The firearms industry’s lobbying group is spending about $250,000 on ads directed at lawmakers as the gun debate intensifies on Capitol Hill, according to an official with the group. The National Shooting Sports Foundation (NSSF), the trade group that represents the gun industry, has started running ads in Washington, according to an NSSF official. It is their first major ad buy in years–a sign of the pressure lawmakers face to change America’s gun laws. Its goal, according to the NSSF official, is to highlight the industry’s stance on background checks and ensure it participates in federal talks on gun safety.
The ads, which will run through the end of this month, include a mix of digital, print, and radio spots. They will appear in publications like Roll Call, The Washington Post, WTOP, and Politico, according to the official. The buy is designed to reach members of Congress and staff who will participate in the coming gun debate.
“We’re doing this quarter-million-dollar ad campaign to make sure we are a part of the conversation and policymakers know that the gun industry has been leading on this issue for some time,” an NSSF official told The Daily Beast. “We’re the ones who conceived of the instant background check system and are doing an average 38,000 of them every single day.”
The gun group will argue that nobody cares more than firearms manufacturers about keeping their products out of the wrong hands. It’s an argument that is likely to draw pointed criticism.
It’s been years since the NSSF launched an expensive campaign to shape the conversation about guns. In 2013, they funded a grassroots effort to oppose legislation from Sens. Pat Toomey and Joe Manchin that would have expanded background checks (the bill did not become law). But besides spending to support candidates, they’ve been publicly quiet since then.
The ad buy highlights the fact that supporters of gun rights take seriously the upcoming congressional debate on firearms. Last week, The Daily Beast obtained a letter from a top NRA official saying the group moved its scheduled mid-September board meeting from Alaska to northern Virginia so its team could be close at hand during Congressional talks on guns. The letter predicted “a fight of historic proportions.”
But besides that internal communication and a handful of on-the-record statements for news stories, the NRA appears thus far to be hesitant about putting its advertising money where its mouth is. A spokesperson for the group did not respond to queries about current ad spending, and there has not been public reporting about any ongoing ad buys focused on policymakers.
Igor Volsky—the executive director of Guns Down America, which backs stricter firearms laws—said the ad buy is an acknowledgment by the gun industry of the momentum behind supporters of gun control. Earlier this week, Walmart announced it will stop selling ammunition for handguns and short-barrel rifles, and that it will ask customers to stop openly carrying guns in stores. The NRA called the move “shameful,” and the NSSF said it was “disappointed” with the move. Volsky’s group, meanwhile, cheered it as a major victory.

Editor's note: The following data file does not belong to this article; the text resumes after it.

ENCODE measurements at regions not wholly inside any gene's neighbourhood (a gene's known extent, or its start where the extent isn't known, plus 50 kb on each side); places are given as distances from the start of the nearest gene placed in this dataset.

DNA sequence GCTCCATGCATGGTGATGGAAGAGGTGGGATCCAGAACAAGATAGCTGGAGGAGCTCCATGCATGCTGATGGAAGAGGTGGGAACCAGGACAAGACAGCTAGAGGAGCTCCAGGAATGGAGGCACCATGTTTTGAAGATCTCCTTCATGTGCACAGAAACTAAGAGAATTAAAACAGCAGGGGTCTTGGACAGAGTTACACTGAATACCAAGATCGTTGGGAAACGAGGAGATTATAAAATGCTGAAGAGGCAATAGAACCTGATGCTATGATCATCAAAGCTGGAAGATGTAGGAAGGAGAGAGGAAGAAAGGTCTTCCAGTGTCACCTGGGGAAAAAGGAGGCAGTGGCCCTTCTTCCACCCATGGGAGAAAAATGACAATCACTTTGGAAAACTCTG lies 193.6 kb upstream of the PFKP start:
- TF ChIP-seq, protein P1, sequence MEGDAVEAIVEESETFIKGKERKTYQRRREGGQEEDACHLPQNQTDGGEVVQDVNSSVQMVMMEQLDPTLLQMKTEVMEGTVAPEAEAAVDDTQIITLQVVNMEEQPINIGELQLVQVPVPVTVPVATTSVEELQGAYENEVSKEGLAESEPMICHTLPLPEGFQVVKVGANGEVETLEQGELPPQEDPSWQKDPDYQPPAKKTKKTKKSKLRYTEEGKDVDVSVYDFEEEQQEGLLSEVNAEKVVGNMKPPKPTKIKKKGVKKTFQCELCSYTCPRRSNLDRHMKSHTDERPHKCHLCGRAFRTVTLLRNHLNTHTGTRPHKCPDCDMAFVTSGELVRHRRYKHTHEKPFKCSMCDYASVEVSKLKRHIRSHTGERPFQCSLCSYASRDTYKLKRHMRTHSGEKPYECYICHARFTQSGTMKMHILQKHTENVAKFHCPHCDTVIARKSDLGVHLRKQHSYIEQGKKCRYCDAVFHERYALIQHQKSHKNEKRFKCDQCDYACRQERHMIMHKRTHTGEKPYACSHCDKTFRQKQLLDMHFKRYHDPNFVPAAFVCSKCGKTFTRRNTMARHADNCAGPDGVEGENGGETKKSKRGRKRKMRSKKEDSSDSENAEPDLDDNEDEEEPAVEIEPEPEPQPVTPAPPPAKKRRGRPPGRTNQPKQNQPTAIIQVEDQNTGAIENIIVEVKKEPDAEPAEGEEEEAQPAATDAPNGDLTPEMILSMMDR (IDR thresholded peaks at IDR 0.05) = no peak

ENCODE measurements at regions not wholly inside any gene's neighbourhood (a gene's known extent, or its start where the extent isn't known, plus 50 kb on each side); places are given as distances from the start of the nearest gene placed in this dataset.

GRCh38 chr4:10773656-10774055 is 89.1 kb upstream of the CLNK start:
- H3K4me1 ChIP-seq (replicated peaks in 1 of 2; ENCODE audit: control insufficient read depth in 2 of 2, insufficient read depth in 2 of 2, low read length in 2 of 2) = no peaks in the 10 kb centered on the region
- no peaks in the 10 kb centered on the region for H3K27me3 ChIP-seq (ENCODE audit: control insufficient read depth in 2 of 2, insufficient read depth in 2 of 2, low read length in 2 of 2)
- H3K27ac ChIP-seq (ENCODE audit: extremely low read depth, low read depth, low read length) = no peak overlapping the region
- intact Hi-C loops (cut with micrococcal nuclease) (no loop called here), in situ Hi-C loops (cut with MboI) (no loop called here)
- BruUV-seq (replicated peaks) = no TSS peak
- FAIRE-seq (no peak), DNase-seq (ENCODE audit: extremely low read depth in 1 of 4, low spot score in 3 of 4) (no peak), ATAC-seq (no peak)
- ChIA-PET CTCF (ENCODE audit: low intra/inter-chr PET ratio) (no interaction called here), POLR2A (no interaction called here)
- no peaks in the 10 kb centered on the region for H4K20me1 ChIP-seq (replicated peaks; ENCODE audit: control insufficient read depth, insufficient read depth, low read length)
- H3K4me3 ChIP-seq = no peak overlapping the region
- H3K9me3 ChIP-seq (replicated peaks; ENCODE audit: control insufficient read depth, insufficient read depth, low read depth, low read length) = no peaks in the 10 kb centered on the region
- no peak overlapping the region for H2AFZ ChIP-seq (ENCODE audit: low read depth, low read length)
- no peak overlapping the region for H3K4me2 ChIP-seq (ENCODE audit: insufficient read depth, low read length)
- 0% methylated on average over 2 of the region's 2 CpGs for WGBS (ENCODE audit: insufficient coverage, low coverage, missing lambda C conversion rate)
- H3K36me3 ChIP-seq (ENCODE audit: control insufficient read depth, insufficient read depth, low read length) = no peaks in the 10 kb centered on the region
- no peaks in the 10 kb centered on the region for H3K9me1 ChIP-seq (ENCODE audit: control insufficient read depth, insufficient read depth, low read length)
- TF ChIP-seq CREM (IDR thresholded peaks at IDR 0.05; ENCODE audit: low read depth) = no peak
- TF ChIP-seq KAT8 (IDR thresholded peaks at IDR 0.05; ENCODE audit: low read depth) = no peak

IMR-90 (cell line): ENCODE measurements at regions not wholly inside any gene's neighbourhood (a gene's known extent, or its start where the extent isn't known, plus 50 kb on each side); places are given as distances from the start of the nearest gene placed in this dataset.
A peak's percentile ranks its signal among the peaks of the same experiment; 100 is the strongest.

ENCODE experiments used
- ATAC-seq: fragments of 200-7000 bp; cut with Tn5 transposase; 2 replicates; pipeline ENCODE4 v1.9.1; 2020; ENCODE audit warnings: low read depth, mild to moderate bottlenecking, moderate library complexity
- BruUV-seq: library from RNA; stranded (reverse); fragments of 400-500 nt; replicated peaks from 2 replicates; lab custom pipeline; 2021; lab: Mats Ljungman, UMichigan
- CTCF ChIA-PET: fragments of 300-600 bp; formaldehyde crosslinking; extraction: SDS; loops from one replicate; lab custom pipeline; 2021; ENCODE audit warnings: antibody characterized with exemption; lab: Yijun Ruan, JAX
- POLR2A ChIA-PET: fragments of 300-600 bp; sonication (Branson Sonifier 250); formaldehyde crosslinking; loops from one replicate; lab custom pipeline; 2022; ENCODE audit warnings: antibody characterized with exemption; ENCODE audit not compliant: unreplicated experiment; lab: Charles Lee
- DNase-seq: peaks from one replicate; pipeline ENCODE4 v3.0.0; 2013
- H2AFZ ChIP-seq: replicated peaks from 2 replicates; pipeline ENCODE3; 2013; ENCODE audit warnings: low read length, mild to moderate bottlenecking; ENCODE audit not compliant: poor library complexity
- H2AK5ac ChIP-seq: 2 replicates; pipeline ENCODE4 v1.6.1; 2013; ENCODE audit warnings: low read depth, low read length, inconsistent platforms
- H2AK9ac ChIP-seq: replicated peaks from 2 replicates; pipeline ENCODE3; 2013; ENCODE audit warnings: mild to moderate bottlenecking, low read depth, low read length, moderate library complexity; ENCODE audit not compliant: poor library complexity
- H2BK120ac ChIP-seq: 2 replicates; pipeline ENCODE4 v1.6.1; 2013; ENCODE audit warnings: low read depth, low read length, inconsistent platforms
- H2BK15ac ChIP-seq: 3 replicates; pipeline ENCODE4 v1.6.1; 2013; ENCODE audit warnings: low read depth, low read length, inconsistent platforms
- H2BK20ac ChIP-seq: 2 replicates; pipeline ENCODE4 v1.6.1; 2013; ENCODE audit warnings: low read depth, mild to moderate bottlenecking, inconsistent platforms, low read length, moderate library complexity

“The NRA and all of their allies in this area are frankly looking at these tea leaves and understand that there’s a real possibility that we might move the ball on this issue,” he told The Daily Beast of the NSSF ad buy. “And so this is an attempt by them to influence a political conversation that they’re rapidly losing.”
The NSSF’s message will likely draw criticism from advocates of tighter gun laws. The ads will say that the gun industry recommended having a national instant background check system, now known as NICS. And it will highlight the lobby group’s advocacy for the “Fix NICS Act” that passed in 2017.
Gun control advocates, meanwhile, are likely to note that the NRA—generally allied with the firearms manufacturers’ lobby—sued over NICS, arguing Congress did not have the power to require state and local law enforcement officials to participate in background checks.
After a series of deadly mass shootings, some Republican lawmakers and the president have expressed vague support for legislation designed to reduce gun violence. But the president has vacillated on the issue. And Senate Majority Leader Mitch McConnell, who controls what bills the Senate votes on, has suggested he will only bring legislation to a vote if he knows Trump will sign it.
The NRA, meanwhile, faces a blizzard of internal turmoil that is sapping its funds. The group is suing its former ad firm in multiple jurisdictions, and its estranged ex-president estimated several months ago that it was paying its lawyers upwards of $100,000 per day.
The recent spate of mass shootings—including two major shootings in two days in El Paso, Texas and Dayton, Ohio, as well as a shooting spree in Odessa, Texas—has generated concern in the Department of Homeland Security. The huge department has scrambled to figure out what it can do about domestic terrorism, as national security officials see it as an urgent and growing threat.